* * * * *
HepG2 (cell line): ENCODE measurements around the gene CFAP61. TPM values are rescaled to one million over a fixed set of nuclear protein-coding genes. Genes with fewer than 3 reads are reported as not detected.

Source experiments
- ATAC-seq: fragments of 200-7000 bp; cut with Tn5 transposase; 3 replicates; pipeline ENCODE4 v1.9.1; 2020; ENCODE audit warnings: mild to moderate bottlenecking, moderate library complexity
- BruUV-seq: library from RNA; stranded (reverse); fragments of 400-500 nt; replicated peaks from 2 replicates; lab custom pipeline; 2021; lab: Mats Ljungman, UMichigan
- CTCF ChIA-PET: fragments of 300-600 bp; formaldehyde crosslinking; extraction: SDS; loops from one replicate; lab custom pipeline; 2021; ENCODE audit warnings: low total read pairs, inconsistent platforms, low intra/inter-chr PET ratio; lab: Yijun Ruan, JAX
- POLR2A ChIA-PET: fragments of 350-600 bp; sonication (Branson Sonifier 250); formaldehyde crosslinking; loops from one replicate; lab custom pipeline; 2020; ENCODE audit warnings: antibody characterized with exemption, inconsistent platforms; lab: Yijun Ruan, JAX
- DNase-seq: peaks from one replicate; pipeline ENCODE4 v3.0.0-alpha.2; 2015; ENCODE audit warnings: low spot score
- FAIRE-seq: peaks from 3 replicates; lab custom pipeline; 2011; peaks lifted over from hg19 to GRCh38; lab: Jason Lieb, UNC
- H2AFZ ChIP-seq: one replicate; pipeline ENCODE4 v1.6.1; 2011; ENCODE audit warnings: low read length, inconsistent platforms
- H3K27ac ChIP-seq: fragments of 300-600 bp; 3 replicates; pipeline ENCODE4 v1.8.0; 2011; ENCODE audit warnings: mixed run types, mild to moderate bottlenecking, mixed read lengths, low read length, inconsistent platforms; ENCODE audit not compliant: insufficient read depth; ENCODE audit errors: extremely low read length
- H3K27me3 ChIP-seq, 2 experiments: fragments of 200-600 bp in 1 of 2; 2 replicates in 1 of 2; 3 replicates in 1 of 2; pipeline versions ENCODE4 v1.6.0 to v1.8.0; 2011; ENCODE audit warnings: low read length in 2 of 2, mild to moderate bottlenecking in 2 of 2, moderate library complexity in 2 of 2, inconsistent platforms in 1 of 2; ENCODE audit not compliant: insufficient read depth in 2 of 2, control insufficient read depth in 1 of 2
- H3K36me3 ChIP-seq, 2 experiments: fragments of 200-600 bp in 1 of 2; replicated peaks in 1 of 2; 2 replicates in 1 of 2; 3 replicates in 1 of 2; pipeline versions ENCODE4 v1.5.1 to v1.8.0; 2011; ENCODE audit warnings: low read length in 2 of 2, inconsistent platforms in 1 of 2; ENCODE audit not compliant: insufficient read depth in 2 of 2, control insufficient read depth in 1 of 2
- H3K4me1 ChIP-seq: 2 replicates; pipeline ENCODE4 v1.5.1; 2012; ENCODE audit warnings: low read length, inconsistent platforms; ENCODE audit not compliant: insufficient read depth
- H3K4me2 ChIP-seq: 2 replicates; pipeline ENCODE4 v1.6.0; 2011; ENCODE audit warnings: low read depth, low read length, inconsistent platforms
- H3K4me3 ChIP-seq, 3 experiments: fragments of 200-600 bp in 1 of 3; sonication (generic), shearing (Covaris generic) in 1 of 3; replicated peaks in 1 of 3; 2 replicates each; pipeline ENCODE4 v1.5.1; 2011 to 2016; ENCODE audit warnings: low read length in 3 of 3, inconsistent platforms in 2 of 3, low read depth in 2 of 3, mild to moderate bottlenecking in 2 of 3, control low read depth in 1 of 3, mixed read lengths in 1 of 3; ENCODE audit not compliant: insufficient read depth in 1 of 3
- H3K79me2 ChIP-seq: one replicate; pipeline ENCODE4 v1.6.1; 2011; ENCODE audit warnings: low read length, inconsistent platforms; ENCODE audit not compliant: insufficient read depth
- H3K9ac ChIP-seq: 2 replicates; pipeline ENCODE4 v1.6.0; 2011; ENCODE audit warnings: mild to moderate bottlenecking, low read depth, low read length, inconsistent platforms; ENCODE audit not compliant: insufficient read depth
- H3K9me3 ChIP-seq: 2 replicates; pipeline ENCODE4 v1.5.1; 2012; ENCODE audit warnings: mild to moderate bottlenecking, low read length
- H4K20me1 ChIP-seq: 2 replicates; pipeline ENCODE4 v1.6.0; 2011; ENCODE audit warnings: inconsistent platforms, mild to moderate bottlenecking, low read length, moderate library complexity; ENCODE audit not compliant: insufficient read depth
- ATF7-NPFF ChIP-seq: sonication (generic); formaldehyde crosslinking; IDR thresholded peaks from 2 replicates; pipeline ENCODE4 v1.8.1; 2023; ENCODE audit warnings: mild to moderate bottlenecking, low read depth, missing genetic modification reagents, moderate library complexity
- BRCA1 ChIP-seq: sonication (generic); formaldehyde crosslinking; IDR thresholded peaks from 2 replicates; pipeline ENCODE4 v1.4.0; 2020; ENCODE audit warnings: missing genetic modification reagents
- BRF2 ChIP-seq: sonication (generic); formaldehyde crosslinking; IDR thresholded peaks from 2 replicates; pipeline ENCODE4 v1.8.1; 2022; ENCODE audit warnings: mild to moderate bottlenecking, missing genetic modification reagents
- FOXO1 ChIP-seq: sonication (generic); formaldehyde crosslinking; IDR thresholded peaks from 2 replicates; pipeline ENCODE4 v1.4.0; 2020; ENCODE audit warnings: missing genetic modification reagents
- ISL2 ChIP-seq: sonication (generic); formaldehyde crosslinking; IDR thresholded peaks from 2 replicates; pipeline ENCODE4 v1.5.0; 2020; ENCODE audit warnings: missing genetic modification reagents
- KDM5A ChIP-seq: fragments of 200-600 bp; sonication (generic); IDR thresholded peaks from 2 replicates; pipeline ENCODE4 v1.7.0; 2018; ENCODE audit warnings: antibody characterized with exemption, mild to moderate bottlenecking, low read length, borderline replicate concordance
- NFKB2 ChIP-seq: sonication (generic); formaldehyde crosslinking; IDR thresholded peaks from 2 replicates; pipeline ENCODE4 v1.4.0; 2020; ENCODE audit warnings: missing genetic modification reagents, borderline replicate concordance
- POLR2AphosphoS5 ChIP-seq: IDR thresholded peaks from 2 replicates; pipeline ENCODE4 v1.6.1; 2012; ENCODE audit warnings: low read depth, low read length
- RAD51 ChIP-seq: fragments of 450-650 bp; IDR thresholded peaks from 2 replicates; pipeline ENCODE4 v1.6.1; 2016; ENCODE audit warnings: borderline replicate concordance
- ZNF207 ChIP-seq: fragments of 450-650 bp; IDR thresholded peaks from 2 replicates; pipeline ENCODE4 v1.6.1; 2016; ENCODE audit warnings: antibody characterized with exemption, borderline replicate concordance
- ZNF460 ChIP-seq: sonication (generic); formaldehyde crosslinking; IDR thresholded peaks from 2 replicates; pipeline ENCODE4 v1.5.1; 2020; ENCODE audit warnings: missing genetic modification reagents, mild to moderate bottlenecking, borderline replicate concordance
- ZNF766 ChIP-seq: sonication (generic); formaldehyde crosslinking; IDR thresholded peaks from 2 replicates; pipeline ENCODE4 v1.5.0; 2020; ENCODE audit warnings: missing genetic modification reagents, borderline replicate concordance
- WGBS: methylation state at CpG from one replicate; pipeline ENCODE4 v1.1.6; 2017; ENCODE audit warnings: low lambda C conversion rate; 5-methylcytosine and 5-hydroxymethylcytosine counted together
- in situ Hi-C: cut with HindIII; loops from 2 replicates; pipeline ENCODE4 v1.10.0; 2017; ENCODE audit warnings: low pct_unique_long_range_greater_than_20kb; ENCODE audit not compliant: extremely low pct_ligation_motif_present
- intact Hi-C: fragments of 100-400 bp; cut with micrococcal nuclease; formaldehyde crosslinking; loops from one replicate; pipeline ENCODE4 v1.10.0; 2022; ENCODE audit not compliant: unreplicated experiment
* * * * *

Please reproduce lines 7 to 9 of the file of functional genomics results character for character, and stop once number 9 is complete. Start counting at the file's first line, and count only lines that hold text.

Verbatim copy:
- DNase-seq: peaks from one replicate; pipeline ENCODE4 v3.0.0-alpha.2; 2015; ENCODE audit warnings: low spot score
- FAIRE-seq: peaks from 3 replicates; lab custom pipeline; 2011; peaks lifted over from hg19 to GRCh38; lab: Jason Lieb, UNC
- H2AFZ ChIP-seq: one replicate; pipeline ENCODE4 v1.6.1; 2011; ENCODE audit warnings: low read length, inconsistent platforms